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No Perfect Relationship: Couples of the Bible: Part I

The Bible is filled with stories of married couples; how they were brought together, how their relationships were tested, how they endured in faith or struggled with sin. Whether known for their loyalty and wisdom or their folly and betrayal, the couples of the Bible all have something to teach us about relationships. This post is Part I in a series. Read Part II and Part III.  

Adam and Eve

As the very first couple, Adam and Eve are infamous for disobeying God and bringing sin into the world. But the Creation story also presents a positive vision of God’s intention for the roles of men and women in relationship to each other.

After God had established Adam in the garden, He said that it was not good for him to be alone, so He created Eve to be a companion for Adam. Adam saw Eve and said:

“‘This one, at last, is bone of my bones
    and flesh of my flesh;
This one shall be called “woman,”
    for out of man this one has been taken.’” — Genesis 2:23

west apse adam and eve detail
The West Apse of the Great Upper Church depicts Adam and Eve being chased out of Eden by a cherubim

Adam named the woman Eve, which means “the mother of all living.” They lived and worked together in the garden, walking in the presence of God, until Eve was deceived by the serpent and disobeyed God.

The account of the Fall causes many to wonder — where was Adam when Eve ate the fruit? Why does he blame her when he clearly knew God’s instruction? Whatever the answer, Adam and Eve suffered greatly for their disobedience, having to leave the beauty of the garden and the glory of God’s presence. Yet, despite their punishment, God still blessed them. They bore children and lived to an old age, watching their offspring “be fruitful and multiply.”

David and Abigail

David and Abigail met when Abigail’s first husband, Nabal, refused to give assistance to David and his men. Angered at Nabal’s indifference, David initially sought to kill them, but thanks to Abigail’s prudence, they were saved. An intelligent and attractive woman, Abigail was ashamed of her husband’s foolish attitude, and provided the men with bread, wine, sheep, grain, raisins, and figs for food. Because of her, David instead bade them return home in peace.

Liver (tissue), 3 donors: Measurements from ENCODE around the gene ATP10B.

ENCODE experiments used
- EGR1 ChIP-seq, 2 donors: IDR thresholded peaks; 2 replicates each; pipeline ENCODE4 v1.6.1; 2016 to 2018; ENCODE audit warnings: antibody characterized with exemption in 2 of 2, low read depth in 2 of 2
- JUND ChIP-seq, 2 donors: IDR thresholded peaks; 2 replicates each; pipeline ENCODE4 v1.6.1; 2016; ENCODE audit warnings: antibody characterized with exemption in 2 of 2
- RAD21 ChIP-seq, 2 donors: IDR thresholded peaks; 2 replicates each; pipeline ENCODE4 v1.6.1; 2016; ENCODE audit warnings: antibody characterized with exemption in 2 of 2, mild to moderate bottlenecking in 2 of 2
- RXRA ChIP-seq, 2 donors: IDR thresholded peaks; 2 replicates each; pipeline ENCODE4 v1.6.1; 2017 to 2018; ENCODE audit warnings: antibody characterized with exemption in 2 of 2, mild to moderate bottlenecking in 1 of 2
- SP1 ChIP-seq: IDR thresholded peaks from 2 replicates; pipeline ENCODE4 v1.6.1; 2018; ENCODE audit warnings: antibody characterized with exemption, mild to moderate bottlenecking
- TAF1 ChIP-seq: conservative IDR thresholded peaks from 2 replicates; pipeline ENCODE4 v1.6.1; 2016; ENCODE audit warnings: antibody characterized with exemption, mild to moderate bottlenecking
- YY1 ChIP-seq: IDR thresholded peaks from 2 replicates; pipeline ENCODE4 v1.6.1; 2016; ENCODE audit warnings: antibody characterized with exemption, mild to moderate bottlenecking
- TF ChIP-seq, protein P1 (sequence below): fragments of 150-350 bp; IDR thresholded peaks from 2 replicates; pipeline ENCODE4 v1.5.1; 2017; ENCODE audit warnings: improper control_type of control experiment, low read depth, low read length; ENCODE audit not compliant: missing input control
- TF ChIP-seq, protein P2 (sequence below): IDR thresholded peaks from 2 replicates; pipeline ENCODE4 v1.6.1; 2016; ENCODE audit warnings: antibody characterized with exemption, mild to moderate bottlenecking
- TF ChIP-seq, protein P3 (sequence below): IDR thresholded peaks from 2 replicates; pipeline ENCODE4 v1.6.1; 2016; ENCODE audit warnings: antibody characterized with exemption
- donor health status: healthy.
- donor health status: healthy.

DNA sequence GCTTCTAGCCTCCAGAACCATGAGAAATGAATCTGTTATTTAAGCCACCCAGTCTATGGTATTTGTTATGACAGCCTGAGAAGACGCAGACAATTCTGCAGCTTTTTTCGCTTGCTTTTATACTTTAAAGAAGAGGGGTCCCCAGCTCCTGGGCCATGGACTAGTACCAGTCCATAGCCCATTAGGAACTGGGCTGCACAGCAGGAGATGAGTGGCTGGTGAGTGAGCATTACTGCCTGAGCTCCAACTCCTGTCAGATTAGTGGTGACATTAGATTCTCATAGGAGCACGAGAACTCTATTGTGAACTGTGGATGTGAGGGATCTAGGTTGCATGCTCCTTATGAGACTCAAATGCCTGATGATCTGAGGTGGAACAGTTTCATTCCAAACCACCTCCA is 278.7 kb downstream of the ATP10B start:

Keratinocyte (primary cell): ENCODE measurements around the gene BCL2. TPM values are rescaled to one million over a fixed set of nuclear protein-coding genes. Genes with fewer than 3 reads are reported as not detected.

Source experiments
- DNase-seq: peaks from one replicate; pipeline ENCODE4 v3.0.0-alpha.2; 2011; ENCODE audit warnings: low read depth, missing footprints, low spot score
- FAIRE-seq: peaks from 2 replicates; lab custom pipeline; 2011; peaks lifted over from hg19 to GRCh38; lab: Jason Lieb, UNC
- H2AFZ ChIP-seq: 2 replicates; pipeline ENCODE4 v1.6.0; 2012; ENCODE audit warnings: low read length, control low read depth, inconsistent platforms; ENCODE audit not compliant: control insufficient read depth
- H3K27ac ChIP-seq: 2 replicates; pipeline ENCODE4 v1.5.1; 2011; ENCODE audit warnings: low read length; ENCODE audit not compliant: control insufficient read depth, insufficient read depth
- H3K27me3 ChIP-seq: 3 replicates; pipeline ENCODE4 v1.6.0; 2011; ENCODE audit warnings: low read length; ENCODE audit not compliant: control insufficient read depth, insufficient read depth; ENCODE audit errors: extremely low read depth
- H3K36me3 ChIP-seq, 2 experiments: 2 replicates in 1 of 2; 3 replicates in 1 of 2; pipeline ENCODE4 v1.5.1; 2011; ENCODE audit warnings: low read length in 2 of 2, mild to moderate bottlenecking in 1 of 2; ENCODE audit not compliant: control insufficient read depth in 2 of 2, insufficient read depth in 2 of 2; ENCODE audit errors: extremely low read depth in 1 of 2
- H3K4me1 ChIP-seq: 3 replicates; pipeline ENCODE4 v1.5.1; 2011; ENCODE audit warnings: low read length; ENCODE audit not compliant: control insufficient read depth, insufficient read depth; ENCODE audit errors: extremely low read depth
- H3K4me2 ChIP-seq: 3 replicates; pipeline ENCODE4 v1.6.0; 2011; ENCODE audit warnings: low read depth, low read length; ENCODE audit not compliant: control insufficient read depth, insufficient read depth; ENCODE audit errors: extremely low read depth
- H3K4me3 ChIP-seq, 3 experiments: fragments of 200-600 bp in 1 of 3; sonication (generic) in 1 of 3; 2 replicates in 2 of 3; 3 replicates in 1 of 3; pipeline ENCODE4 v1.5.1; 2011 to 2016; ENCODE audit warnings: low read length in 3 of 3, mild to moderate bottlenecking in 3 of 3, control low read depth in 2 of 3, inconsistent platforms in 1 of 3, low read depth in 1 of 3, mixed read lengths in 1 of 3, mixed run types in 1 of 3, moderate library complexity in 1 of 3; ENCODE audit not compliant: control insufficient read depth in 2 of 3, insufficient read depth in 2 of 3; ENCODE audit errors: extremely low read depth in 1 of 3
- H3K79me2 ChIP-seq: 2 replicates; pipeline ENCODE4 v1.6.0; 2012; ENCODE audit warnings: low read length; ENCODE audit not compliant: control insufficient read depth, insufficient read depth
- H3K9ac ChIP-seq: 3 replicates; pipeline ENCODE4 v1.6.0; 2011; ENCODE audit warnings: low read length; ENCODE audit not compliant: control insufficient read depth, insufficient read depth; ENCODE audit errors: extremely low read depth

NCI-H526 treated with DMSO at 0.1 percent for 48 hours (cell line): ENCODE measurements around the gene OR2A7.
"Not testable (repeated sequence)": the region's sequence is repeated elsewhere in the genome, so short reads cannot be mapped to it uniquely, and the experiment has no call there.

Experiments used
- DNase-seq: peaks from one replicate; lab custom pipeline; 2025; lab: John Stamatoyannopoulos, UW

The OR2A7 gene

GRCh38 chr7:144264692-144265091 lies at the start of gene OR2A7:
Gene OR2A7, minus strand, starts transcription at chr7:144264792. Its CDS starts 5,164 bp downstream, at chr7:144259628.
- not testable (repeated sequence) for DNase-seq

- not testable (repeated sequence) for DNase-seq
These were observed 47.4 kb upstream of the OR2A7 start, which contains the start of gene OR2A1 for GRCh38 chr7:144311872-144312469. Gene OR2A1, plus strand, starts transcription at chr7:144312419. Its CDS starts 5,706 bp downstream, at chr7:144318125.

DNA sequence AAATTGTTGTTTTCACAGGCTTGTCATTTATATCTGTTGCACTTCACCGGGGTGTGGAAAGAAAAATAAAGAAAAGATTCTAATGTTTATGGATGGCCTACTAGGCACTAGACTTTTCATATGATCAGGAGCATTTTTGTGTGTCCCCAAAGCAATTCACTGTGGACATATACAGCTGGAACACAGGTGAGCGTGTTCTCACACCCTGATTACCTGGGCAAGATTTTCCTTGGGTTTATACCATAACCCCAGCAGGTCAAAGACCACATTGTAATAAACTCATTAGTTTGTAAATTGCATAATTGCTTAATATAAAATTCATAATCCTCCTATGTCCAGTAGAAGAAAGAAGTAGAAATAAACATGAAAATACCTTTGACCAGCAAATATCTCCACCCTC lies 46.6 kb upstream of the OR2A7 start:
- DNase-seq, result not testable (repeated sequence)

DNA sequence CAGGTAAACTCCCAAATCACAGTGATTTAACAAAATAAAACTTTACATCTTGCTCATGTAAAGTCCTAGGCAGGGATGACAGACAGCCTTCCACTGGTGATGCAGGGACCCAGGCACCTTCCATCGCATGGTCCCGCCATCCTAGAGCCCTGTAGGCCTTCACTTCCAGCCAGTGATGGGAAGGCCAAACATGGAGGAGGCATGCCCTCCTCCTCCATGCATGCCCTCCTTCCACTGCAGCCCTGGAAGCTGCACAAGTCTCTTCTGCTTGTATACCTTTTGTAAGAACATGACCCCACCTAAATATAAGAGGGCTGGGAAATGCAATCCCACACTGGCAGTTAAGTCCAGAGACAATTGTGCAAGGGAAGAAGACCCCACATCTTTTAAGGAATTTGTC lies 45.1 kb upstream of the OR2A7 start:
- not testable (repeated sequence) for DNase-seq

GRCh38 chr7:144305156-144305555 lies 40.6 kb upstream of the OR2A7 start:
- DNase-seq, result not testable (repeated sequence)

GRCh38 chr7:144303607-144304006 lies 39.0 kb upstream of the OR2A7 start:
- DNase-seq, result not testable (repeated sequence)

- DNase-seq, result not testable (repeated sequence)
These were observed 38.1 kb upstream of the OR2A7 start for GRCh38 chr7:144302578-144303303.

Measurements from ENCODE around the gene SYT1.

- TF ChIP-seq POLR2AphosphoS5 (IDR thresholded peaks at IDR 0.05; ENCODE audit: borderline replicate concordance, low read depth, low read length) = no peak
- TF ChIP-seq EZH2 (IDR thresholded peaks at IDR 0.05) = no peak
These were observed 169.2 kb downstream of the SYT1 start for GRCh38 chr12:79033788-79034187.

The next morning when Abigail told Nabal what had happened, he suffered a heart attack and died. As Samuel 25:39 relates:

“Hearing that Nabal was dead, David said: ‘Blessed be the Lord, who has defended my cause against the insult from Nabal, and who restrained his servant from doing evil, but has repaid Nabal for his evil deeds.’”

Following Nabal’s death, David sent a proposal of marriage to Abigail. She accepted and traveled with him and his band of warriors to the land of the Philistines, where she gave birth to their son.

The 5th Glorious Mystery Chapel shows Bathsheba being honored by Solomon
The 5th Glorious Mystery Chapel shows Bathsheba being honored by Solomon

David saw Abigail and admired her for her intelligence and wisdom. After her foolish husband died, he desired to provide a home and protection for her. This is a dramatic contrast to the story of David and Bathsheba — a romance born out of lust and selfishness, where David put Uriah on the front lines to die. The grave sin of David in this later relationship seems out of character for him, as he was full of humility and valor in his early life. However, even David, who was a man after God’s own heart, was still fallible and unfaithful to his wife. Israel needed a perfect ruler — the Messiah.

What We Can Learn

Both of these couples demonstrate the fallibility of human relationships – from the very beginning with Adam and Eve to David, the king after God’s own heart. Because even the best of human relationships are tainted by sin, we should approach them with grace. Though we will face difficulties and frustrations, we can rejoice in the hope we have through the perfect love of our Savior:

“For creation awaits with eager expectation the revelation of the children of God; for creation was made subject to futility, not of its own accord but because of the one who subjected it, in hope that creation itself would be set free from slavery to corruption and share in the glorious freedom of the children of God.” — Romans 8:19-22

Though our relationships here on earth are never perfect, marriage should ultimately reflect the perfect love Christ has for His bride, the Church. We look to His example of self-sacrifice, and strive, through the power of the Holy Spirit, to love unconditionally and selflessly in our relationships on earth.

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